John Curtis, Ph.D., of WeCohabitate.com had an extensive comment to Practicing Failure, a post on this site that talked about the problem of cohabitation. So, I figured that it’d be beneficial to address some his point1.
1) Years of judgment & fear-mongering have done NOTHING to discourage cohabitation.
I would say that this statement does not present an adequate representation of the current culture’s feelings toward cohabitation. I believe that there are, today, many more people that are tolerant, or don’t know what to say about cohabitating couples. If anything, the current culture is much more open to the arrangements, and has done the opposite of judge them.
If you want to look at the result of true judgment and “fear-mongering” you’d have to go back prior to the 1960s, where you’d find that it was shameful to not have a husband and to be pregnant, or to be “shacked up” with someone.
Though there are common law marriages that would respect the amount of time that a couple spent together unmarried, I believe that a short bit of research would show that it was actually quite easy to be common law married—sometimes all it took was to be recognized publically as someone’s wife/husband.
2) The U.S. leads the world in divorce but lags in cohabitation, but that is rapidly changing.
This is not a positive development. It just proves that we fail to keep promises, we base relationships on passing feelings, and that we’re accepting something that’s morally flawed.
3) We must “reinvent” and raise our expectations of cohabitation, and our attitudes toward those who decide to live together.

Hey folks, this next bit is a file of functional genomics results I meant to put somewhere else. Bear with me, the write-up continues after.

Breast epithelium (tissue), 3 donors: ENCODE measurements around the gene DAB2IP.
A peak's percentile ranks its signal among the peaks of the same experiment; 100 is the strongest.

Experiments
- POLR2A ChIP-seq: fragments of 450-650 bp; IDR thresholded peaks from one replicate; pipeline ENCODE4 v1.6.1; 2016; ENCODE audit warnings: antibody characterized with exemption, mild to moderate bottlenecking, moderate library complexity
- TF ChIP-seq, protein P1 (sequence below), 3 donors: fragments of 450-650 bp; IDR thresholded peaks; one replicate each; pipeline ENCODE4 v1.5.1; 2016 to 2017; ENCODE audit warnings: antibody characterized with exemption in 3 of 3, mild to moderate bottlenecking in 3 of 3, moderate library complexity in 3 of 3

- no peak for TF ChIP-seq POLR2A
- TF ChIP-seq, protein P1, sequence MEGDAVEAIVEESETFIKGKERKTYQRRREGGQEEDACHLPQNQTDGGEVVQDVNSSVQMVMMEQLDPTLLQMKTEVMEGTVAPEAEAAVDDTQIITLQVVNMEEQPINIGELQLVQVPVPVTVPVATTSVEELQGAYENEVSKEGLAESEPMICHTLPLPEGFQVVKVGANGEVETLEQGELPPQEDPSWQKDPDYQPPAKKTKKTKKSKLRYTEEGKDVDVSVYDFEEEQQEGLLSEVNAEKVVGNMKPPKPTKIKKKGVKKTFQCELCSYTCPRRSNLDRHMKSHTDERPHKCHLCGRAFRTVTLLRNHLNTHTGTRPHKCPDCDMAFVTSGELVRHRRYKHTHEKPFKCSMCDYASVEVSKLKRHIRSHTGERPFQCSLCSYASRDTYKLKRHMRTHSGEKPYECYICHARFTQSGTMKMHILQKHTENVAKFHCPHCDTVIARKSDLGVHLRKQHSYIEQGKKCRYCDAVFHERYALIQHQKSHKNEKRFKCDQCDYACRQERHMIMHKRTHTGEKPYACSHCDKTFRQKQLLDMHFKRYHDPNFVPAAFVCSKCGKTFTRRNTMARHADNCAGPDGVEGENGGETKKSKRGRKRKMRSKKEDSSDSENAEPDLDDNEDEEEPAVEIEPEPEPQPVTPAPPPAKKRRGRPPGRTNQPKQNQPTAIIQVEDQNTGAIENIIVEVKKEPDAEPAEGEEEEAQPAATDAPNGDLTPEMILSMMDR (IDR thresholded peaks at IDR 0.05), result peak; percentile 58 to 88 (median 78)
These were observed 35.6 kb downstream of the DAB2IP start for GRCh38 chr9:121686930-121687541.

I mean, seriously, why should we choose to elevate something that does not provide the best framework for a couple and their kids, and instead embrace a situation where there is no stability—or little stability.
I mean, what are you going to do? Start imposing rules and structure like “you’ll split the possessions if you leave each other”—how is this any different than the status quo?
If our time should be spent “reinventing” something, I would propose that we should spend our time teaching our kids that they should form relationships on something more than how they feel about someone. We should teach them money management, conflict resolution, etc. so that they don’t enter into these relationships on a whim.
4) Understanding cohabitation means understanding that our motives for cohabitation have undergone a drastic transformation.
This is partly because of “divorce avoidance” but it’s also part of a lack of the ability to make a commitment. I don’t think it’s in anyone’s interests to encourage them to sleep around, to treat others as disposable, etc. We should be encouraging keeping commitment—keeping promises.
5) Cohabitation could be a long-term, permanent trend OR an experimental cycle that will end in failure.
Nothing’s permanent. Just like the current problems with marriage have led to two different movements—the covenant movement and the cohabitation movement—cohabitation will ebb and flow depending on what we do with the next generation and how the economy goes.
As for the last point, cohabitation is really a byproduct of an affluent society, and I believe that you will find that women will want the security of marriage when they begin to be worried about who will provide for their kids, etc. when the government stops being the safety net.
That, to me, is one of the biggest reasons that cohabitation is flourished. Without a safety net, it would be much more risky to enter into this kind of relationship when it could quickly leave you homeless, without possession and with kids to care for.
Cohabitation isn’t just a poor option, it’s a bad one. And attempting to promote it (as this man’s site attempts to do) is foolish at best, and evil at worst.
- I will not be reprinting the e-mail in total, due to its length, not content